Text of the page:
5 Ways to Help Your Teen Cope With Divorce

5 Ways to Help Your Teen Cope With Divorce - Stockton Divorce Attorneys

If you’re like most parents going through divorce, you’re wondering, “Is divorce bad for kids?

The good news is that although it can be difficult to deal with, children of divorce often bounce back while become more resilient and able to cope with life’s challenges than they were before. That’s particularly true if you’re committed to helping your teen — and using these five tips can keep your family is on the right path.

5 Ways to Help Your Teen Cope With Divorce

You and your soon-to-be ex-spouse can help teenagers cope with the struggles he or she is facing during your divorce. Even if you’ve gotten off to a rough start, it’s not too late to reel things back in and help your child as best you can. Here’s the breakdown:

  • Keep the peace between you and your spouse.
  • Don’t involve your children in your divorce.
  • Talk about (and look forward to) the future.
  • Help your teen determine his or her strengths.
  • Try to keep your teen’s life stable and predictable.

1. Keep the Peace to Help Your Teenager Cope With Divorce

Many experts suggest that children whose parents fight frequently (and in front of them) are better off when the two parents split up – and that’s because constant controversy causes a lot of stress, anxiety and other issues.

Teenagers find divorce that much harder when their parents are behaving poorly to each other, too.

That means you and your ex need to set aside your differences, even if only when you’re in front of your teens, so that you can soothe some of your child’s worries and minimize his or her stress. (It’s easier said than done, but it’s well worth it.)

2. Don’t Involve Your Children in Your Divorce

Teenagers are still getting to know themselves, and when parents ask them – or imply that they should – take sides, things become infinitely harder. Your kids need to feel free to spend quality time with either of you without your adult differences interfering in parent-child relationships (on either side).

If you’re struggling to come to terms with hurt you may have caused, or if you need to learn new strategies to help you cope with what you’re going through, you may benefit from talking to a counselor or therapist. The same is true for your children; depression in teens is a serious medical condition, but even if you don’t feel your teen is depressed or anxious in a medical sense, it can’t hurt to talk to an impartial third party.

3. Talk About (and Look Forward to) the Future

A lot of teens worry that their future relationships will be affected by their parents’ divorces, but many also worry about other plans – like college, visiting grandparents over the summer, and other activities that could be impacted by parents trimming down to single-income households.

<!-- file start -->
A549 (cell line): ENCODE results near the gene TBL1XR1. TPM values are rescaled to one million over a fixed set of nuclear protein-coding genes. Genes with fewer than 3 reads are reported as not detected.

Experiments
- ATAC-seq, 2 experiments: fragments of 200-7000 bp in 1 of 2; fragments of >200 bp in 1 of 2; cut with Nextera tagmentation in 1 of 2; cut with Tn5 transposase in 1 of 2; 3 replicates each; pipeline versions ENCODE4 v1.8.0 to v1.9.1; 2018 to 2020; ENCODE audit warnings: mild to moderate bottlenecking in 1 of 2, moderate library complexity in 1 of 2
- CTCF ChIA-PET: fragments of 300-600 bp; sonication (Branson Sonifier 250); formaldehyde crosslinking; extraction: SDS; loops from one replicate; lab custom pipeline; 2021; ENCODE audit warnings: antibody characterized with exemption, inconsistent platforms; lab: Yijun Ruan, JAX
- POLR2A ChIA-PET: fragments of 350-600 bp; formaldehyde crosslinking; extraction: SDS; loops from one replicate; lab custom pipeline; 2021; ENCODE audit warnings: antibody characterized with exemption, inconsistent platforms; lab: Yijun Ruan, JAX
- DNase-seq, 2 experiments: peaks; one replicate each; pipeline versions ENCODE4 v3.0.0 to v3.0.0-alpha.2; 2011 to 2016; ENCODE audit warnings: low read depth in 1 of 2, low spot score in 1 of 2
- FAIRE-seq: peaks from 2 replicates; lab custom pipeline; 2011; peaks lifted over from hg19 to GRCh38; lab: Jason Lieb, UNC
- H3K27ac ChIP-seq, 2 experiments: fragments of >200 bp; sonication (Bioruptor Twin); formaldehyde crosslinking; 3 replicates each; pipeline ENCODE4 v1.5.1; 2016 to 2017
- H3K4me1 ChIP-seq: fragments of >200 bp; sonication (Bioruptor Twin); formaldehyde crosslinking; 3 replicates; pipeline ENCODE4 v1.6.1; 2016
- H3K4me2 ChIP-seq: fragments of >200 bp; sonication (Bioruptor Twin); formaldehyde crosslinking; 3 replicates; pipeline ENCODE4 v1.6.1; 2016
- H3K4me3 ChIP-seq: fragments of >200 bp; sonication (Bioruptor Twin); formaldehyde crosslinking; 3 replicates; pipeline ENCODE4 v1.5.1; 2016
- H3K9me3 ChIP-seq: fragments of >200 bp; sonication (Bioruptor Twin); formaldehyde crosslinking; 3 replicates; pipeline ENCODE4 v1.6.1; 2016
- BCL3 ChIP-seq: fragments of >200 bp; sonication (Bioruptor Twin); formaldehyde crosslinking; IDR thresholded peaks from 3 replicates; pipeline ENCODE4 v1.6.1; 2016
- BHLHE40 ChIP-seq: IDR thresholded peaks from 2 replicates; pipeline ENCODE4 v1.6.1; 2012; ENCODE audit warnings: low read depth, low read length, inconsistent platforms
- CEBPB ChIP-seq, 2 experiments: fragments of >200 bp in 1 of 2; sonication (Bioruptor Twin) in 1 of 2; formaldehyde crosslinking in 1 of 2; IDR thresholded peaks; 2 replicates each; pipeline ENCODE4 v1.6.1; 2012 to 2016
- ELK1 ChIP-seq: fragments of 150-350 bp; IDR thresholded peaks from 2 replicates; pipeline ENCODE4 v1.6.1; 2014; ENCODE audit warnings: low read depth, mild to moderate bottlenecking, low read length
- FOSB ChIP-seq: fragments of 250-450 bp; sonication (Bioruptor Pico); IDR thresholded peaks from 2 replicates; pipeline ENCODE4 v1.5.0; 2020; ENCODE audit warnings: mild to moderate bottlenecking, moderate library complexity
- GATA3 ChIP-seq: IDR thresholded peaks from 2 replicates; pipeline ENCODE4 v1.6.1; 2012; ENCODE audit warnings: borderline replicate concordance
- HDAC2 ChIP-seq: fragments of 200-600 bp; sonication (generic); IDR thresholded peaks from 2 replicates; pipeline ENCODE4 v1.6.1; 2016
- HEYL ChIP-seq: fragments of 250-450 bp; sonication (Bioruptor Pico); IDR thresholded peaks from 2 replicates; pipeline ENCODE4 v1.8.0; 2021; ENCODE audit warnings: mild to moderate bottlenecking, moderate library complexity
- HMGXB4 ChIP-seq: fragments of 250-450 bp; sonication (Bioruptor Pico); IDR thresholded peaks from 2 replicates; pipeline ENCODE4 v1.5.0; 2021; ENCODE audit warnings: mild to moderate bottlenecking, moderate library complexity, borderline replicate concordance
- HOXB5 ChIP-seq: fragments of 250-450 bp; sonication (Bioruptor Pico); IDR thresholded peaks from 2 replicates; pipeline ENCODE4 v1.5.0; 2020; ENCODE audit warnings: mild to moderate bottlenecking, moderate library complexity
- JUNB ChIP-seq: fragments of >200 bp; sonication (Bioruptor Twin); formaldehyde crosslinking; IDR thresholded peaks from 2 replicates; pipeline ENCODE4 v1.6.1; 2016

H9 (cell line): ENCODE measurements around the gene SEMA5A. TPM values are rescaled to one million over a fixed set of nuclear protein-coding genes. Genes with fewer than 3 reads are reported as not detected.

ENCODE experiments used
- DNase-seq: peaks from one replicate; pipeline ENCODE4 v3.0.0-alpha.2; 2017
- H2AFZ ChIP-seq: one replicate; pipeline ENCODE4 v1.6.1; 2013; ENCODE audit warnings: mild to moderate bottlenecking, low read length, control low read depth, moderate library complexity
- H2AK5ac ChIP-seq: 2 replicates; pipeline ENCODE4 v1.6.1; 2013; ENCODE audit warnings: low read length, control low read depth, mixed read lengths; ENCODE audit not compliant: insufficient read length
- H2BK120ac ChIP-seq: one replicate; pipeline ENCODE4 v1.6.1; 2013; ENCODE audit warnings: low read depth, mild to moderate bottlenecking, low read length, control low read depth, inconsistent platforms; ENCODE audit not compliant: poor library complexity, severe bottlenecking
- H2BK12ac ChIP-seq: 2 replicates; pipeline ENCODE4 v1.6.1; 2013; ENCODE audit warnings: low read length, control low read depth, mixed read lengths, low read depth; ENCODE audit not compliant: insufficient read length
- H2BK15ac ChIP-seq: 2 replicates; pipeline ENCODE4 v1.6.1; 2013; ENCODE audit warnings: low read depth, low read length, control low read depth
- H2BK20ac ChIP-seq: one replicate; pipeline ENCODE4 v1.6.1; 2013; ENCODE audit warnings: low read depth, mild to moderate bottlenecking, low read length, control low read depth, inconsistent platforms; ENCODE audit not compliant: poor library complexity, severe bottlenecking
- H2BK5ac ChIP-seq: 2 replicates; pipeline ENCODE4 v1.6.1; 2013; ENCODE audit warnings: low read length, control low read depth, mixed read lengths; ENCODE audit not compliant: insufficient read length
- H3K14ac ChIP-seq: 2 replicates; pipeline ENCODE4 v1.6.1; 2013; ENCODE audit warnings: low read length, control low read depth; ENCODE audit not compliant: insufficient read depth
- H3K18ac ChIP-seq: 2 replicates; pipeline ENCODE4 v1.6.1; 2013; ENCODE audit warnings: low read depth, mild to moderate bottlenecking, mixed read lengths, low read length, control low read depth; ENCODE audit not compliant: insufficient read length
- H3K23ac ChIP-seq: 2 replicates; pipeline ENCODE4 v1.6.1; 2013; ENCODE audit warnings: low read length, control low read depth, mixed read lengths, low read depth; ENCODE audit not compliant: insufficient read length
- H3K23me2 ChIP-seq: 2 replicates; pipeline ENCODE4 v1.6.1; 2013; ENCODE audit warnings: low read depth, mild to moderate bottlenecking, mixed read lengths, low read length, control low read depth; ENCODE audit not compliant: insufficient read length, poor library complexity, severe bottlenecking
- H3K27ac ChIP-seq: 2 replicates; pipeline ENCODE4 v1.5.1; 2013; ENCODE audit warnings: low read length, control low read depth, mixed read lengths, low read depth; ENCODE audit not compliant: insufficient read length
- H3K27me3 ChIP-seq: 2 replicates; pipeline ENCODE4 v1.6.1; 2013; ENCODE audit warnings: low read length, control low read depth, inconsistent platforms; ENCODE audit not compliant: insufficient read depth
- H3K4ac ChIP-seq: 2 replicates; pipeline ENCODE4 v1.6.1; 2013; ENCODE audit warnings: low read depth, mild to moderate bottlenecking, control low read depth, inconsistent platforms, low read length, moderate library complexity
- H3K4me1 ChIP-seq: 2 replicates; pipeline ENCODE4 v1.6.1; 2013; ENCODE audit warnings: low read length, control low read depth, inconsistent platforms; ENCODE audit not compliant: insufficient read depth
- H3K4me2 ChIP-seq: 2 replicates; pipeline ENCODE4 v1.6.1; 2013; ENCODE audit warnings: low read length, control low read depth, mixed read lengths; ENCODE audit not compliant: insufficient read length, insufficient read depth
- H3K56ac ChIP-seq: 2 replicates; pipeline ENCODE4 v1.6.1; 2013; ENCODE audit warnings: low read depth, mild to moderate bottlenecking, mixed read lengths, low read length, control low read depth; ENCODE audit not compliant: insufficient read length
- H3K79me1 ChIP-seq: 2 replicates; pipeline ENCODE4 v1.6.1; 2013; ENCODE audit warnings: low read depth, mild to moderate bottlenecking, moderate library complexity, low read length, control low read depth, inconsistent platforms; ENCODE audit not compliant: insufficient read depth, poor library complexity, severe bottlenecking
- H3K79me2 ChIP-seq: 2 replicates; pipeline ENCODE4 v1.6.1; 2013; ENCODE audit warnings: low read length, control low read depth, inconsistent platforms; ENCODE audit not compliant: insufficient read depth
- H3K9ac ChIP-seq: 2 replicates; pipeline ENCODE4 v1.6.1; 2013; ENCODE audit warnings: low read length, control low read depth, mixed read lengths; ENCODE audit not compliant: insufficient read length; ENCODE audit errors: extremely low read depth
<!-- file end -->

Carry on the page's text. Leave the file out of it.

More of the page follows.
Talk to your teen about his or her upcoming plans in a positive light. Make sure your child knows that you and your ex are willing to do what it takes to co-parent effectively, including making sure he or she gets a good education and is still able to have a quality family life.

4. Help Your Teen Determine His or Her Strengths

Some teenagers are better at coping with stress than others are, and that’s okay. Help your teen figure out his or her best coping mechanisms and have an “open-door” policy that lets your child know you’re always available to talk about his or her concerns.

Another way to help your teen focus on his or her strengths is to come up with better (or easier) methods of communication. Some kids shut down during conflict, while others dive right into the fray – but you want your child to learn how to effectively communicate through conflicts without picking up bad habits for the future. Experts suggest having a cool-down period before discussing major issues, teaching your teen that his or her concerns matter, or writing letters to parents to avoid face-to-face confrontation or emotional stresses.

5. Try to Keep Your Teen’s Life Stable and Predictable

Teenagers thrive on predictability. It’s how they know what to expect from you and your ex, and how trust is developed. By keeping your teen’s life as stable and predictable as possible, you’ll prevent a tremendous amount of stress and pressure.

Do You Need to Talk to a Stockton Divorce Attorney?

If you’re thinking about divorce, or if your spouse has already filed for a divorce, we can help you.

Call a Stockton family law attorney now at 209-910-9865 or contact us online to schedule an appointment today.